What Does the Book of Mormon Teach About Tithing?

The Book of Mormon only mentions tithing twice, both times in conjunction with Old Testament scriptures.

  1. Alma mentions tithing in passing in his sermon about the priesthood. He introduces Melchizedek as the priest to whom Abraham paid tithes. Although he didn’t elaborate on this incident, Alma did clarify that these “tithes” meant “one tenth part of all [Abraham] possessed” (Alma 13:15).
  2. When the Savior visited the American continent following His death and resurrection, He recited for the people the third and fourth chapters of Malachi, including this sharp rebuke:

Will a man rob God? Yet ye have robbed me. But ye say: Wherein have we robbed thee? In tithes and offerings.
Ye are cursed with a curse, for ye have robbed me, even this whole nation.
Bring ye all the tithes into the storehouse, that there may be meat in my house; and prove me now herewith, saith the Lord of Hosts, if I will not open you the windows of heaven, and pour you out a blessing that there shall not be room enough to receive it (3 Nephi 24:8-10, Malachi 3:8-10).

The Savior clearly takes it for granted that the people understood what tithing was and that they would understand Malachi’s characterization of it as a solemn duty. He also thought it was important for them to understand that great blessings are promised to those who faithfully pay their tithing—so great that the limiting factor will be our ability to receive them, not God’s willingness to grant them.

We have no record of a Book of Mormon character paying tithing, but the people whom the Savior taught clearly internalized the underlying message of the law of tithing: Don’t become too attached to your money or your possessions. Within three years after the Savior’s ministry, all of the people were converted to the Lord. They lived in peace with one another, and a vital component of that peace was their sense of shared ownership:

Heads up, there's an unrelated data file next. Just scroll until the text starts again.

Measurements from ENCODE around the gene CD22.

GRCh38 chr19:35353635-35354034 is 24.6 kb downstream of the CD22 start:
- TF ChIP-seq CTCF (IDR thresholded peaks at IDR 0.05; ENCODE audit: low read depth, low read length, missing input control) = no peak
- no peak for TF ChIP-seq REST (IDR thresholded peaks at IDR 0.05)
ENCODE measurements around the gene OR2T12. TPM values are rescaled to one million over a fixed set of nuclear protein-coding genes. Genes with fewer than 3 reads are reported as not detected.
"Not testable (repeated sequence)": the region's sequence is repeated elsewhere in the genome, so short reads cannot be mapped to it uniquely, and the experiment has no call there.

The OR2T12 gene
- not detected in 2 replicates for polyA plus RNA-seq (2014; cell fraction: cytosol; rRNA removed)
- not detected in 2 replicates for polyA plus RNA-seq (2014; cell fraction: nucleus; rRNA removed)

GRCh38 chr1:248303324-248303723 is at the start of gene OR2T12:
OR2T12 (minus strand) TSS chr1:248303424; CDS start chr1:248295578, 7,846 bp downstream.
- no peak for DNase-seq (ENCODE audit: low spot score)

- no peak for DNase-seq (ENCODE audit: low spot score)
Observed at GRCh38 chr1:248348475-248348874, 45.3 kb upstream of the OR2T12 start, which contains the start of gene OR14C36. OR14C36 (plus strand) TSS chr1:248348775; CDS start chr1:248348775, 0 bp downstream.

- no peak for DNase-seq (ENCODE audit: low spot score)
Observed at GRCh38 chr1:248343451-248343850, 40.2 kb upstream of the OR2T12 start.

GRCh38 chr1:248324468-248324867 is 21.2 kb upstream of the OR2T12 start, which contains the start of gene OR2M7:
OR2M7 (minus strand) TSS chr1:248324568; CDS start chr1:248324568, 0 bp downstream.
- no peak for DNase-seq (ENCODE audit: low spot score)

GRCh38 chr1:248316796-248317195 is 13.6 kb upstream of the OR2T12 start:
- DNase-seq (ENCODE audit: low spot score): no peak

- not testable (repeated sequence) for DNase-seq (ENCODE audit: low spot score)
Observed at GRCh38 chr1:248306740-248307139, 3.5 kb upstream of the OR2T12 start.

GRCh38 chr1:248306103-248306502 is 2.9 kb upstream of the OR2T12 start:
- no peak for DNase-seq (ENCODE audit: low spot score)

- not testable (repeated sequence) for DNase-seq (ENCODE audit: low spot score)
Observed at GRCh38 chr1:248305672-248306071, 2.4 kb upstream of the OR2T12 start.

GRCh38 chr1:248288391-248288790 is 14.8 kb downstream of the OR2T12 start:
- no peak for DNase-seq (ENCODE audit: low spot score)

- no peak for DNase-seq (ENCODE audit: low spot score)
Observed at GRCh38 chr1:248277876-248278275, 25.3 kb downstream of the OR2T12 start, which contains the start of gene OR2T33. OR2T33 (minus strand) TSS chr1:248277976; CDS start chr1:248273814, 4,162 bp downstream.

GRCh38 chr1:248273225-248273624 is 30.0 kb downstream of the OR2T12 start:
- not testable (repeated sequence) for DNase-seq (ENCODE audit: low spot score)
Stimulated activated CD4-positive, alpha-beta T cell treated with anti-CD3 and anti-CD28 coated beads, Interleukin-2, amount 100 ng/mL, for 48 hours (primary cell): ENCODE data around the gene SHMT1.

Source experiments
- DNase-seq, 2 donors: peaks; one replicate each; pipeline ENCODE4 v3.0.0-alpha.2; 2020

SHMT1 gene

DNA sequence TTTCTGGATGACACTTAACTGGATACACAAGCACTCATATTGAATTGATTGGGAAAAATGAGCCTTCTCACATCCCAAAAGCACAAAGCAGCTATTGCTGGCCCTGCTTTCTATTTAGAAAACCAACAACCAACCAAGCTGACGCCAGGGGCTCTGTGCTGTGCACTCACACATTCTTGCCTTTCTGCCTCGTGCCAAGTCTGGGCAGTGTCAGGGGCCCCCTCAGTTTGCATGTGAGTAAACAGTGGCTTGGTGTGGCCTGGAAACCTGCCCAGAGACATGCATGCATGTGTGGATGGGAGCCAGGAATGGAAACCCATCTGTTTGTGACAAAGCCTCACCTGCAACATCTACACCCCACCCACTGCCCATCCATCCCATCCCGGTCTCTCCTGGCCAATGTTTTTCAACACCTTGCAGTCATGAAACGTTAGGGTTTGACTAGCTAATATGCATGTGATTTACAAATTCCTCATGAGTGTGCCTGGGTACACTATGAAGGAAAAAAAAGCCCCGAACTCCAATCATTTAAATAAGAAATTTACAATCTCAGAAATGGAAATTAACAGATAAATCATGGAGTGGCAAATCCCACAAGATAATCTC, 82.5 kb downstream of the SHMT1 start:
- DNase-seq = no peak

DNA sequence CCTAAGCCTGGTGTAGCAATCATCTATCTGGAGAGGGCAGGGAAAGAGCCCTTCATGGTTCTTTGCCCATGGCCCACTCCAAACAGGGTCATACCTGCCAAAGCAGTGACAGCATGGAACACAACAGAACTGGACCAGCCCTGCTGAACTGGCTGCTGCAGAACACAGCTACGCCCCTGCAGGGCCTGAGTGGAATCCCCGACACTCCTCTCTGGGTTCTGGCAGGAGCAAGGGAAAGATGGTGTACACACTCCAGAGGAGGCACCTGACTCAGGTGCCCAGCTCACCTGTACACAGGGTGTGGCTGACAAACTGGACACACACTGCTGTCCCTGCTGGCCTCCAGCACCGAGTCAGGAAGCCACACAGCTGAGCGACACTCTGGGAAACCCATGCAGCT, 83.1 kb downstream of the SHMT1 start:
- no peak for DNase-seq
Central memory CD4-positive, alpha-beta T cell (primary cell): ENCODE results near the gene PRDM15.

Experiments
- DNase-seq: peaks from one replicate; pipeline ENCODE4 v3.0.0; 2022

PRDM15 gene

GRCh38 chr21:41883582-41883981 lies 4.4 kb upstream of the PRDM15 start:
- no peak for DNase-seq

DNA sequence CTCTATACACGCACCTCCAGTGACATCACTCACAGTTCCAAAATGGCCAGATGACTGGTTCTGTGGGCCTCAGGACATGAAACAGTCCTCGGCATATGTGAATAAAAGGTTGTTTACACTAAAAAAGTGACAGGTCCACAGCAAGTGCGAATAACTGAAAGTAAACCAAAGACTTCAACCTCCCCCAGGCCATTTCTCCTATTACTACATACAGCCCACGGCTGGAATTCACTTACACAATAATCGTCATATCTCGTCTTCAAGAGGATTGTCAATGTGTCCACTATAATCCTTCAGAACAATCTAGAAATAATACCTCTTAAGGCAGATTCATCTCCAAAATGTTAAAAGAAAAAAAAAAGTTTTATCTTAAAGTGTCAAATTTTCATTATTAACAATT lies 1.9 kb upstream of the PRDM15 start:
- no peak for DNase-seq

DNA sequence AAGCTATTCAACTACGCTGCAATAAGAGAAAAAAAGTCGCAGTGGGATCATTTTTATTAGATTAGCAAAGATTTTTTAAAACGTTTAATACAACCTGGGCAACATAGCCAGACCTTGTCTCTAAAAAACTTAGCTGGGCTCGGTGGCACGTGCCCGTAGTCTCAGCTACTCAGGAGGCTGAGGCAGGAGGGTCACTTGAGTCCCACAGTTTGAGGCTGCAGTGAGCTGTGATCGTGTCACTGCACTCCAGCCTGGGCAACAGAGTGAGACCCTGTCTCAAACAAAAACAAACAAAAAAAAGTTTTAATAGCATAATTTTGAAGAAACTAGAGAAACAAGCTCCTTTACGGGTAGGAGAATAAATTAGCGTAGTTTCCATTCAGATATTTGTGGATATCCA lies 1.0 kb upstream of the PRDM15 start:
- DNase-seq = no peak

They had all things common among them; therefore there were not rich and poor, bond and free, but they were all made free, and partakers of the heavenly gift (4 Nephi 1:3).

In 1838, Joseph Smith received by revelation the law of tithing which is practiced in The Church of Jesus Christ of Latter-day Saints today. Members of the Church are instructed to “pay one-tenth of all their interest [meaning income] annually” (Doctrine and Covenants 119:4).

Elder Jeffrey R. Holland has suggested five reasons for us to pay tithing:

  1. “For the sake of your children and grandchildren, the rising generation, who could now, if we are not careful, grow up in the Church with absolutely no understanding as to how their temples, chapels, seminaries, and socials are provided”
  2. “To claim the blessings rightfully promised to those who do so”
  3. “As a declaration that possession of material goods and the accumulation of worldly wealth are not the uppermost goals of your existence”
  4. “Out of honesty and integrity because they are God’s rightful due”
  5. “As a personal expression of love to a generous and merciful Father in Heaven”

(“Like a Watered Garden,” General Conference, October 2001).

Today, I will remember the example of Abraham, the warning of Malachi, and the thoughtful encouragement of Elder Holland. As we approach the holiday of Thanksgiving next week, I will remember Elder Holland’s fifth reason. I will remember that tithing is an expression of gratitude to God, recognizing that everything that I have comes from Him.

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2 Responses to What Does the Book of Mormon Teach About Tithing?

  1. Aaron Roome Gmail says:

    Great list from Elder Holland. I probably shouldn’t be surprised that there’s only two references… afterall, the Book of Mormon is a book written for our time, which the Lord knew would include living prophets to teach the law of tithing.

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    • Paul Anderson says:

      I’m not sure why the Book of Mormon doesn’t talk about tithing more. But the two references are sufficient to demonstrate that the people knew about it. I agree—Elder Holland’s list of reasons is a good one, and it helped me refocus on the core purposes of tithing.

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